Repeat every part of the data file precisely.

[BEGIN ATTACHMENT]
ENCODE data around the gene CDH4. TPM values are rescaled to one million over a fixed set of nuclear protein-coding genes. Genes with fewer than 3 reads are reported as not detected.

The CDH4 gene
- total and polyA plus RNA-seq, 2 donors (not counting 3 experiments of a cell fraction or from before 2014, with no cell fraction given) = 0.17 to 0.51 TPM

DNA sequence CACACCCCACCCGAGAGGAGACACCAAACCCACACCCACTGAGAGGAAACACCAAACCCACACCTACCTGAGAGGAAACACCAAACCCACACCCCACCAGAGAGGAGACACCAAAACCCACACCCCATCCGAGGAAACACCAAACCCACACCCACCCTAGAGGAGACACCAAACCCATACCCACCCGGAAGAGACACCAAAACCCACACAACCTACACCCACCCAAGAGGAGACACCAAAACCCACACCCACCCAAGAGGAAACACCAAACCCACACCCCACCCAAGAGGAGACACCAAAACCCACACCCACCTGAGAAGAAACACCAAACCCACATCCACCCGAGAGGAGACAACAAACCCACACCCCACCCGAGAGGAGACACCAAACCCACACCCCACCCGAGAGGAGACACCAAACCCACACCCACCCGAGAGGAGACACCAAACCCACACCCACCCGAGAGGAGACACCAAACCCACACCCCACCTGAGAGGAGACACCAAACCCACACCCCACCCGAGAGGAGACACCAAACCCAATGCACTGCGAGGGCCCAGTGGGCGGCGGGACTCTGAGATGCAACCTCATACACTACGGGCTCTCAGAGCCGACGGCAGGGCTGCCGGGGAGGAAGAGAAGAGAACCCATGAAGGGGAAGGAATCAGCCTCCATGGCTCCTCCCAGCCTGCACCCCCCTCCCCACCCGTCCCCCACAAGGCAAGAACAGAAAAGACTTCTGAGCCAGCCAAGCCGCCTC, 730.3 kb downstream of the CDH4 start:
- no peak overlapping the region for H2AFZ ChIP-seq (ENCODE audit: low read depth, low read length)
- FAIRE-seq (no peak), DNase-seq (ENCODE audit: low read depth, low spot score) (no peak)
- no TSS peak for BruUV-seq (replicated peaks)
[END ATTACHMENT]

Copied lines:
ENCODE data around the gene CDH4. TPM values are rescaled to one million over a fixed set of nuclear protein-coding genes. Genes with fewer than 3 reads are reported as not detected.

The CDH4 gene
- total and polyA plus RNA-seq, 2 donors (not counting 3 experiments of a cell fraction or from before 2014, with no cell fraction given) = 0.17 to 0.51 TPM

DNA sequence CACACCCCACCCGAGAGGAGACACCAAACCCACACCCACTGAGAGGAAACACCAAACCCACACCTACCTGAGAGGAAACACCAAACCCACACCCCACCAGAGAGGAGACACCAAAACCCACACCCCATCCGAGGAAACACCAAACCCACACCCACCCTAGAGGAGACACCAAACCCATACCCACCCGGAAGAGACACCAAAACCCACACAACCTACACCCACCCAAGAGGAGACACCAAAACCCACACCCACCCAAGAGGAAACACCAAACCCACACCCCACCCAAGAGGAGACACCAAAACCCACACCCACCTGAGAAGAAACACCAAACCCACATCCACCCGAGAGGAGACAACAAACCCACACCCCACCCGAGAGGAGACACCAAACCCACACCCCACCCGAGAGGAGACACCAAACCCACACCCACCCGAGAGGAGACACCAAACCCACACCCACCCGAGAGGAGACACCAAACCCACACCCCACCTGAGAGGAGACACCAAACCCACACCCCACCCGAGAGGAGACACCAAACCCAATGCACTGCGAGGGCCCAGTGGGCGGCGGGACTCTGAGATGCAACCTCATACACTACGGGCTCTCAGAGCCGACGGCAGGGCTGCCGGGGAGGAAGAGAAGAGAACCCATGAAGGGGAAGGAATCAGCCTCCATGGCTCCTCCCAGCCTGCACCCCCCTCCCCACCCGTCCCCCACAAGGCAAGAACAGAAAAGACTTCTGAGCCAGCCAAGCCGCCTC, 730.3 kb downstream of the CDH4 start:
- no peak overlapping the region for H2AFZ ChIP-seq (ENCODE audit: low read depth, low read length)
- FAIRE-seq (no peak), DNase-seq (ENCODE audit: low read depth, low spot score) (no peak)
- no TSS peak for BruUV-seq (replicated peaks)